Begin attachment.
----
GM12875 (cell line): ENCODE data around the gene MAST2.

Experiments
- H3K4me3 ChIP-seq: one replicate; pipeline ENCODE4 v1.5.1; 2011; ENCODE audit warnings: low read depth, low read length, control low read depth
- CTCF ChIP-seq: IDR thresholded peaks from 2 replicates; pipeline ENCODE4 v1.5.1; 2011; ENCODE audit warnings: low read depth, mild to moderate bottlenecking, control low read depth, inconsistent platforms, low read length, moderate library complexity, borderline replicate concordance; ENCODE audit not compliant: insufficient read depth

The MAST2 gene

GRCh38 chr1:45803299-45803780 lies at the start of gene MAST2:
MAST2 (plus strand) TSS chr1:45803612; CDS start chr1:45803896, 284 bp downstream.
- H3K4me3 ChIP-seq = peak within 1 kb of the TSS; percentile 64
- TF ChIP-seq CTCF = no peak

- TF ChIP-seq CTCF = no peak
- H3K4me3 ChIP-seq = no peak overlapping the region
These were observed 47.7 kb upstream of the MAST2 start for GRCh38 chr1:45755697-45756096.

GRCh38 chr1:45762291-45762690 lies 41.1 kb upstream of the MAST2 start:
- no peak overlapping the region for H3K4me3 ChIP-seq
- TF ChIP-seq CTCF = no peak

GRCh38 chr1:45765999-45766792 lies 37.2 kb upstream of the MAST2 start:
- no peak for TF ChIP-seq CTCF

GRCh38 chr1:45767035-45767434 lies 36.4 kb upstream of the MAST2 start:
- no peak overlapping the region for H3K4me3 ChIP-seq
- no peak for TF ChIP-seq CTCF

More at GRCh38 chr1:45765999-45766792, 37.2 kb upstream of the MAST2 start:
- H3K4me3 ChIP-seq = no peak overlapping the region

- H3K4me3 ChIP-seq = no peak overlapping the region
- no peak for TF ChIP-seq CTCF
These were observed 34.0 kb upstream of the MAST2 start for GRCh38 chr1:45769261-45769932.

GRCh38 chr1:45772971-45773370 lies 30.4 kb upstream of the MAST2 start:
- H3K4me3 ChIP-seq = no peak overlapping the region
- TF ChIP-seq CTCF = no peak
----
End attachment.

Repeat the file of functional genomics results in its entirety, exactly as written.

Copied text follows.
GM12875 (cell line): ENCODE data around the gene MAST2.

Experiments
- H3K4me3 ChIP-seq: one replicate; pipeline ENCODE4 v1.5.1; 2011; ENCODE audit warnings: low read depth, low read length, control low read depth
- CTCF ChIP-seq: IDR thresholded peaks from 2 replicates; pipeline ENCODE4 v1.5.1; 2011; ENCODE audit warnings: low read depth, mild to moderate bottlenecking, control low read depth, inconsistent platforms, low read length, moderate library complexity, borderline replicate concordance; ENCODE audit not compliant: insufficient read depth

The MAST2 gene

GRCh38 chr1:45803299-45803780 lies at the start of gene MAST2:
MAST2 (plus strand) TSS chr1:45803612; CDS start chr1:45803896, 284 bp downstream.
- H3K4me3 ChIP-seq = peak within 1 kb of the TSS; percentile 64
- TF ChIP-seq CTCF = no peak

- TF ChIP-seq CTCF = no peak
- H3K4me3 ChIP-seq = no peak overlapping the region
These were observed 47.7 kb upstream of the MAST2 start for GRCh38 chr1:45755697-45756096.

GRCh38 chr1:45762291-45762690 lies 41.1 kb upstream of the MAST2 start:
- no peak overlapping the region for H3K4me3 ChIP-seq
- TF ChIP-seq CTCF = no peak

GRCh38 chr1:45765999-45766792 lies 37.2 kb upstream of the MAST2 start:
- no peak for TF ChIP-seq CTCF

GRCh38 chr1:45767035-45767434 lies 36.4 kb upstream of the MAST2 start:
- no peak overlapping the region for H3K4me3 ChIP-seq
- no peak for TF ChIP-seq CTCF

More at GRCh38 chr1:45765999-45766792, 37.2 kb upstream of the MAST2 start:
- H3K4me3 ChIP-seq = no peak overlapping the region

- H3K4me3 ChIP-seq = no peak overlapping the region
- no peak for TF ChIP-seq CTCF
These were observed 34.0 kb upstream of the MAST2 start for GRCh38 chr1:45769261-45769932.

GRCh38 chr1:45772971-45773370 lies 30.4 kb upstream of the MAST2 start:
- H3K4me3 ChIP-seq = no peak overlapping the region
- TF ChIP-seq CTCF = no peak